Mud (now Mud II) are an English glam rock band, formed in February 1966. Their earlier success came in a pop and then glam rock style, while later hits were influenced by 1950s rock and roll, and are best remembered for their hit singles " Tiger Feet", which was the UK's best-selling single of 1974, and " Lonely This Christmas" which reached Christmas number 1 in December 1974. After signing to Rak Records and teaming up with songwriters/ producers Nicky Chinn and Mike Chapman, the band had fourteen UK Top 20 hits between 1973 and 1976, including three number ones.

Usage examples of "mud".

Give me the Saltings of Essex with the east winds blowing over them, and the primroses abloom upon the bank, and the lanes fetlock deep in mud, and for your share you may take all the scented gardens of Sinan and the cups and jewels of his ladies, with the fightings and adventures of the golden East thrown in.

He took his eyes off the Negro and looked over the rest of the Acme Mud Bath.

Then, the Director had still been in the grip of a frightful gene-transmutation that had turned him into a thing from nightmare: a monstrous admixture of man and snake that reared out of radiant yellow mud.

But he is the man I send afield for my raw material, and he has always been able to find for me the mud of the slimiest consistency and most nauseous stench.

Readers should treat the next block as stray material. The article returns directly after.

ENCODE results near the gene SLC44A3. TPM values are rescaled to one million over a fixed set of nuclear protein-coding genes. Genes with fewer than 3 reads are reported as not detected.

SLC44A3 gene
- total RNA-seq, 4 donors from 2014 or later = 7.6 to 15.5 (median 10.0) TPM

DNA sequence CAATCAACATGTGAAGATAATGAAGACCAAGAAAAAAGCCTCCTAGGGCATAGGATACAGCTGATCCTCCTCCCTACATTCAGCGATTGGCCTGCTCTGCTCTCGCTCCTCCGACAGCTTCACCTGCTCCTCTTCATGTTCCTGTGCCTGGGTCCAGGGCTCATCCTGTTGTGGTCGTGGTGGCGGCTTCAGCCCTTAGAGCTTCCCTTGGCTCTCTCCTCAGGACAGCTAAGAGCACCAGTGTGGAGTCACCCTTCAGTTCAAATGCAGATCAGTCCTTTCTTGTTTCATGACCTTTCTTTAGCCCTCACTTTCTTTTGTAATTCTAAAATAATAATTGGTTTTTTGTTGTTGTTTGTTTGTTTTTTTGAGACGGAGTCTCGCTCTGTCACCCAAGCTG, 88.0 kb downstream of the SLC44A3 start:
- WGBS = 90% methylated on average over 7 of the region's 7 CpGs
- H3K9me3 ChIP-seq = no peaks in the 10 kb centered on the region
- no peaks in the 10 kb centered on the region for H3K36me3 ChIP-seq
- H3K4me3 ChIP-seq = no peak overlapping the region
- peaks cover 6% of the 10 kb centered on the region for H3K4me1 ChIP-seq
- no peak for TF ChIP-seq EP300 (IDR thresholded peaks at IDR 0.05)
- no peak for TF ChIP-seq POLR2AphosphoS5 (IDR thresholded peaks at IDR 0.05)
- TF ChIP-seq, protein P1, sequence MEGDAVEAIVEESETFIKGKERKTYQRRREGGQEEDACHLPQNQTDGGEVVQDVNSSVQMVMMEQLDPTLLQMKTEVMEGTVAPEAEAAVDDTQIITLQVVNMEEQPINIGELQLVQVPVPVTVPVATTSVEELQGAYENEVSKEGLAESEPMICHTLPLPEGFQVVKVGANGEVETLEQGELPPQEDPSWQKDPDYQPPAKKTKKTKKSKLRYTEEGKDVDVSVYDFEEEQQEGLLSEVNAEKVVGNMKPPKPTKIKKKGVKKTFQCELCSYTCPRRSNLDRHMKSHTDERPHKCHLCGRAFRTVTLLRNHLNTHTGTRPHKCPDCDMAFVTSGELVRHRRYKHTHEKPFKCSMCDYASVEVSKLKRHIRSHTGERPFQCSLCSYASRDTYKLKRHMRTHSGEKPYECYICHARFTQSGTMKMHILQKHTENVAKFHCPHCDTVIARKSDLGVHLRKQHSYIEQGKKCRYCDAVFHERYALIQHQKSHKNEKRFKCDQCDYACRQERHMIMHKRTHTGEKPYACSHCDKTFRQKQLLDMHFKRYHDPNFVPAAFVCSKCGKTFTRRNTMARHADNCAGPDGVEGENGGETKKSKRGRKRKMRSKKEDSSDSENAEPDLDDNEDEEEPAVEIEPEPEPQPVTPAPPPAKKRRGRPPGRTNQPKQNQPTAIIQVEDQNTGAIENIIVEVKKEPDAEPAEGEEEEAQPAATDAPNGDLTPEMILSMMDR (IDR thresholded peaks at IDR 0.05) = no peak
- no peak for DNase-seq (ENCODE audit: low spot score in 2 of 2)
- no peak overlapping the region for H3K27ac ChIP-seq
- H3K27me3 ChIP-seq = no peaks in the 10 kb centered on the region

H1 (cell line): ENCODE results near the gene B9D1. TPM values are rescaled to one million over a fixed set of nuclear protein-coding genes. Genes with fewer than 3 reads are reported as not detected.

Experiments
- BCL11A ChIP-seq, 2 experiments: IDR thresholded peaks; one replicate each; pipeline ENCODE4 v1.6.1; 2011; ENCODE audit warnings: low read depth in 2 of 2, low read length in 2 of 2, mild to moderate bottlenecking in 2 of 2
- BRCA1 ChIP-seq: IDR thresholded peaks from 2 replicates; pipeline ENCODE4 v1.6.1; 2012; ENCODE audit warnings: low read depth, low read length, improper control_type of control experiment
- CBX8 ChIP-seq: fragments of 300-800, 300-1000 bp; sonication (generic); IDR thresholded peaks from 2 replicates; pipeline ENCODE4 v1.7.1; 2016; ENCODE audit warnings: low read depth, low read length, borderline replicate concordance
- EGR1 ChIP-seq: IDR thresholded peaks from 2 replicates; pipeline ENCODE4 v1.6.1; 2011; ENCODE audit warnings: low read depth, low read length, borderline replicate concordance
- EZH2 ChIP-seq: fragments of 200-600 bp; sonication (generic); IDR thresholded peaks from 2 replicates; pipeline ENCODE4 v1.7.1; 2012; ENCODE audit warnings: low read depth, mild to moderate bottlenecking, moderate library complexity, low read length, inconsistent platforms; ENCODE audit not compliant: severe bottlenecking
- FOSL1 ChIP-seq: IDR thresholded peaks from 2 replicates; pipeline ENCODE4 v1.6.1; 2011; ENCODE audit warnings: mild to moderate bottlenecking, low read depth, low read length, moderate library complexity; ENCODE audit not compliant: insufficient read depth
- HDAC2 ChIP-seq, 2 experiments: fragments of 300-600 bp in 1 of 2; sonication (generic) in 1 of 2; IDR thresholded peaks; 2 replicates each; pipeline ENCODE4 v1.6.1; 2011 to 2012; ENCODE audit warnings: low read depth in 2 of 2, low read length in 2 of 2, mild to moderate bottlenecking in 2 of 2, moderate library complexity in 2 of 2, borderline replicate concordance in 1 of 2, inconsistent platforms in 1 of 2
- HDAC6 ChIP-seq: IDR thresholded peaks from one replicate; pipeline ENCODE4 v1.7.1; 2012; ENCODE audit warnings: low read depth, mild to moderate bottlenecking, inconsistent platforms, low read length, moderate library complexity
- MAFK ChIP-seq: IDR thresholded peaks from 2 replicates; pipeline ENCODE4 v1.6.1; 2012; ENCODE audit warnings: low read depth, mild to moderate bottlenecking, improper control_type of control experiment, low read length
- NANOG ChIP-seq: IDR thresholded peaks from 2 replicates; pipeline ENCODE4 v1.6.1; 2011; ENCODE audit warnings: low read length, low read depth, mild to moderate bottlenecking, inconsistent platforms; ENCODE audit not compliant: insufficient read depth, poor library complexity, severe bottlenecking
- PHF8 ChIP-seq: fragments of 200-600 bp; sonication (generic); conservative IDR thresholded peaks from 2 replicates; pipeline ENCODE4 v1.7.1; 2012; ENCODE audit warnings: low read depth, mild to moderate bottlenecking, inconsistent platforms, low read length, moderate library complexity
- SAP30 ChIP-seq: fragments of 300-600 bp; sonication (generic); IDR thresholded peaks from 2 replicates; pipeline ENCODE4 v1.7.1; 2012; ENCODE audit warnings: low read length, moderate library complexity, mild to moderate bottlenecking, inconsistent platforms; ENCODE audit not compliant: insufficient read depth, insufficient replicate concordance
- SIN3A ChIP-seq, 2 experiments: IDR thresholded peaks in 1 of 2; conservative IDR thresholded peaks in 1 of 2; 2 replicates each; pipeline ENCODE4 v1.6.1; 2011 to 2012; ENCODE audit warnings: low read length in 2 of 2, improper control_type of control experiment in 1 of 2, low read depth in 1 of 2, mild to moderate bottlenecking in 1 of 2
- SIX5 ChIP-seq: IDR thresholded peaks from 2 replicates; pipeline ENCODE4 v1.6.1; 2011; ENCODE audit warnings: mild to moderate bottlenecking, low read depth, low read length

So it is here that we find extraordinarily well-preserved mummies, for example, and an ancient mud brick pueblo, Aldea de Tulor, that dates to about 800 BC.

Gasping for breath, Alec doubled over and they knocked him down into the half-frozen mud of the street.

The darkest corner was the bedroom, which had a platform of stone on which rugs were spread, and there was a lower mound of dried mud, roughly curtained off from the rest with two or three red and blue foutahs suspended on ropes made of twisted alfa, or dried grass.

Inside the Snake Den all was amorphous liquid mud, owing to the copious seepage.

Any lingering thought Amrita and I had of spending Saturday night out on the town was squelched by the sight of mud, monsoon, and squatting misery we would glimpse when we opened the curtains.

For the last few hundred yards the amtracs had been crawling over the shallow tidal flats, churning the coral mud under their heavy treads and rising farther and farther out of the lagoon.

Nilus mysteriously rose, broke its banks and spread a coat of thick, black mud replete with nutrition over the fields of that strange kingdom, seven hundred miles long but only four or five miles wide except for the anabranch valley of Ta-she and Lake Moeris, and the Delta.

Every year at the beginning of summer, Nilus mysteriously rose, broke its banks and spread a coat of thick, black mud replete with nutrition over the fields of that strange kingdom, seven hundred miles long but only four or five miles wide except for the anabranch valley of Ta-she and Lake Moeris, and the Delta.

Rostov threw his cloak over his shoulders, shouted to Lavrushka to follow with the things, and- now slipping in the mud, now splashing right through it- set off with Ilyin in the lessening rain and the darkness that was occasionally rent by distant lightning.

Pavoniaso that the terrible Captain Argal passed on totally unsuspicious that a sturdy little Dutch settlement lay snugly couched in the mud, under cover of all this pestilent vapor.

She dragged a heavy copper tube out of the next crate, wiping a thick slurry of ashy mud off the mottled green surface.